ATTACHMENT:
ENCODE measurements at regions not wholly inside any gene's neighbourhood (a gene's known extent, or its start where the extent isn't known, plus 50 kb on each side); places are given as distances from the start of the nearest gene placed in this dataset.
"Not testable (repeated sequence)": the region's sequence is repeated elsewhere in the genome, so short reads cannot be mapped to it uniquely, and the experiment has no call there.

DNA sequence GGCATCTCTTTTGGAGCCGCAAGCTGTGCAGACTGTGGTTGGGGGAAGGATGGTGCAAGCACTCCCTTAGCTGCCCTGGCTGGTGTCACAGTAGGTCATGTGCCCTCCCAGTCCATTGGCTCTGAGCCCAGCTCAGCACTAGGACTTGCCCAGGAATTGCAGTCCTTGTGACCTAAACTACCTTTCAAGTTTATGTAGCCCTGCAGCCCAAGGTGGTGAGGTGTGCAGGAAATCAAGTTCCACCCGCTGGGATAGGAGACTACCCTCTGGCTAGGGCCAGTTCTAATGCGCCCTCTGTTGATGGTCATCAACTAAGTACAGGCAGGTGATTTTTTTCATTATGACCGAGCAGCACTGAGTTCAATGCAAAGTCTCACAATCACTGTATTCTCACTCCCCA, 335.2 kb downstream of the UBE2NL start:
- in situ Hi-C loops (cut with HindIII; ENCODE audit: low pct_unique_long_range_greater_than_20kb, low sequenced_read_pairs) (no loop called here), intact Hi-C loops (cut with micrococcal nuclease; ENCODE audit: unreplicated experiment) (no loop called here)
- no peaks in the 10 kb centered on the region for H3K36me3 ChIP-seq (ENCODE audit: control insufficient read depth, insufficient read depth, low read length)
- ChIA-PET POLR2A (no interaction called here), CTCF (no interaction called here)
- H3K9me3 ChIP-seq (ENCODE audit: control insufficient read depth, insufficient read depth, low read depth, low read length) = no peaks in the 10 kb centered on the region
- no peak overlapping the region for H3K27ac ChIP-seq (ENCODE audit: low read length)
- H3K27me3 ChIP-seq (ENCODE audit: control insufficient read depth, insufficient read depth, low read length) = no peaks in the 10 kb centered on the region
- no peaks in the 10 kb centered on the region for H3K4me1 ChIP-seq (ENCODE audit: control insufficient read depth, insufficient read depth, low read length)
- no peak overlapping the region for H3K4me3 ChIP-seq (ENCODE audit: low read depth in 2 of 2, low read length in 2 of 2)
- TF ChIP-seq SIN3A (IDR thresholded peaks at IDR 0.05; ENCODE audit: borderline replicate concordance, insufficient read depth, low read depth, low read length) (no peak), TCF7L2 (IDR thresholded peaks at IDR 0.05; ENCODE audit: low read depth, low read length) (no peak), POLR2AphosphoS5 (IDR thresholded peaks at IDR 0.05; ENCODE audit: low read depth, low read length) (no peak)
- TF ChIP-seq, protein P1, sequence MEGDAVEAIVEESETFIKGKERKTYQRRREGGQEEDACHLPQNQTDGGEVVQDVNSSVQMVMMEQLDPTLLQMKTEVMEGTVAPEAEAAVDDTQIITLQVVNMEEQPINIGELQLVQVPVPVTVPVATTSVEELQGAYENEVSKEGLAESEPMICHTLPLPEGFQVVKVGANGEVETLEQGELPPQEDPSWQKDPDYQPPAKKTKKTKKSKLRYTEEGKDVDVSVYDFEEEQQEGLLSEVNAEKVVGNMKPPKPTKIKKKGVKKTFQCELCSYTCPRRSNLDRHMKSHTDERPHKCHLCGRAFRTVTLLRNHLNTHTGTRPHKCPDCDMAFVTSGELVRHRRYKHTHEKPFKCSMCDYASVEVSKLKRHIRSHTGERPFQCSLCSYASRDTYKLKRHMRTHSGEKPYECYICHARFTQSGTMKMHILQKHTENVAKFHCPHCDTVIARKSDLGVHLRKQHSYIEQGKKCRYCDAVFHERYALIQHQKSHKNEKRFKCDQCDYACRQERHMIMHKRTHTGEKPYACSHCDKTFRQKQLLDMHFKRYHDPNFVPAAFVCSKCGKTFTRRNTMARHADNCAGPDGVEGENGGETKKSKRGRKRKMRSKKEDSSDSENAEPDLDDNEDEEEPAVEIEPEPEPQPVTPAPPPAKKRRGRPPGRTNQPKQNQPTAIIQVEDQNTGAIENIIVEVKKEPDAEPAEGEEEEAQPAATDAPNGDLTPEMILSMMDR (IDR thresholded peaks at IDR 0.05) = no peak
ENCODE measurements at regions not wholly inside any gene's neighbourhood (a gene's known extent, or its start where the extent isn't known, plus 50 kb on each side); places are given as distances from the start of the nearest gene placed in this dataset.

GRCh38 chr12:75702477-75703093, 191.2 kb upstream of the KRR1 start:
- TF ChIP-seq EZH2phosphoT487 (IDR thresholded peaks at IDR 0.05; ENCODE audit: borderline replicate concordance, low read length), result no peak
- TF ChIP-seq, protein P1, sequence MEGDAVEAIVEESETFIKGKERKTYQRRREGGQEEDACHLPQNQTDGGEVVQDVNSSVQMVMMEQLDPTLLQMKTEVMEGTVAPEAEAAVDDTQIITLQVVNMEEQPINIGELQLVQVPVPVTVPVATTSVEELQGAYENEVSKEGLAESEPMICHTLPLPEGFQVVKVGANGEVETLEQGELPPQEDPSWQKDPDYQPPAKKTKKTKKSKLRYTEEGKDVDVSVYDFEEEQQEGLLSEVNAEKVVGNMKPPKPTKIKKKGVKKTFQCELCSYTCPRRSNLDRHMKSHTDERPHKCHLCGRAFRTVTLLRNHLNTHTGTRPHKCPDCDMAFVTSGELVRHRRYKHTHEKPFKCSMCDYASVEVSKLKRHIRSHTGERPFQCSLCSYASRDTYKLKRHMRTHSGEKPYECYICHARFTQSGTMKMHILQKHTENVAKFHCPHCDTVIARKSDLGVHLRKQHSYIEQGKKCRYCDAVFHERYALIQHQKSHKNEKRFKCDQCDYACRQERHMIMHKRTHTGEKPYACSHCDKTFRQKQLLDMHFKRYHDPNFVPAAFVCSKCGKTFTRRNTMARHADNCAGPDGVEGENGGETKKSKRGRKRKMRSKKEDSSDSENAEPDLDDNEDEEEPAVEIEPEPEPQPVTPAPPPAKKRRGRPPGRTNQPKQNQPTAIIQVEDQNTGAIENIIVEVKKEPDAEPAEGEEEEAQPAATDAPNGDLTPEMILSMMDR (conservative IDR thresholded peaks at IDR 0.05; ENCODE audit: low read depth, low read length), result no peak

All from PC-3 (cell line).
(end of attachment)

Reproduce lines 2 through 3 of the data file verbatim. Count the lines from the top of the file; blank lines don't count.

"Not testable (repeated sequence)": the region's sequence is repeated elsewhere in the genome, so short reads cannot be mapped to it uniquely, and the experiment has no call there.

DNA sequence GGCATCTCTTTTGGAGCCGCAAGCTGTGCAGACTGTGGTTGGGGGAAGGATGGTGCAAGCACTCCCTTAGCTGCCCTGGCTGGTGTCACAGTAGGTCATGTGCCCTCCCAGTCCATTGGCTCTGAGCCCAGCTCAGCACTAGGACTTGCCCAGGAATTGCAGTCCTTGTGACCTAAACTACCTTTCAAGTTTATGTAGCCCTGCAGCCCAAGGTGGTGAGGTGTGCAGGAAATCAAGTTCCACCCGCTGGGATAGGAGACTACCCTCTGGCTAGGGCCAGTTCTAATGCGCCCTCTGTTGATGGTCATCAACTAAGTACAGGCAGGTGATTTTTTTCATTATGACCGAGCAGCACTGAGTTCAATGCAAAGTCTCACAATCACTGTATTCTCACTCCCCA, 335.2 kb downstream of the UBE2NL start: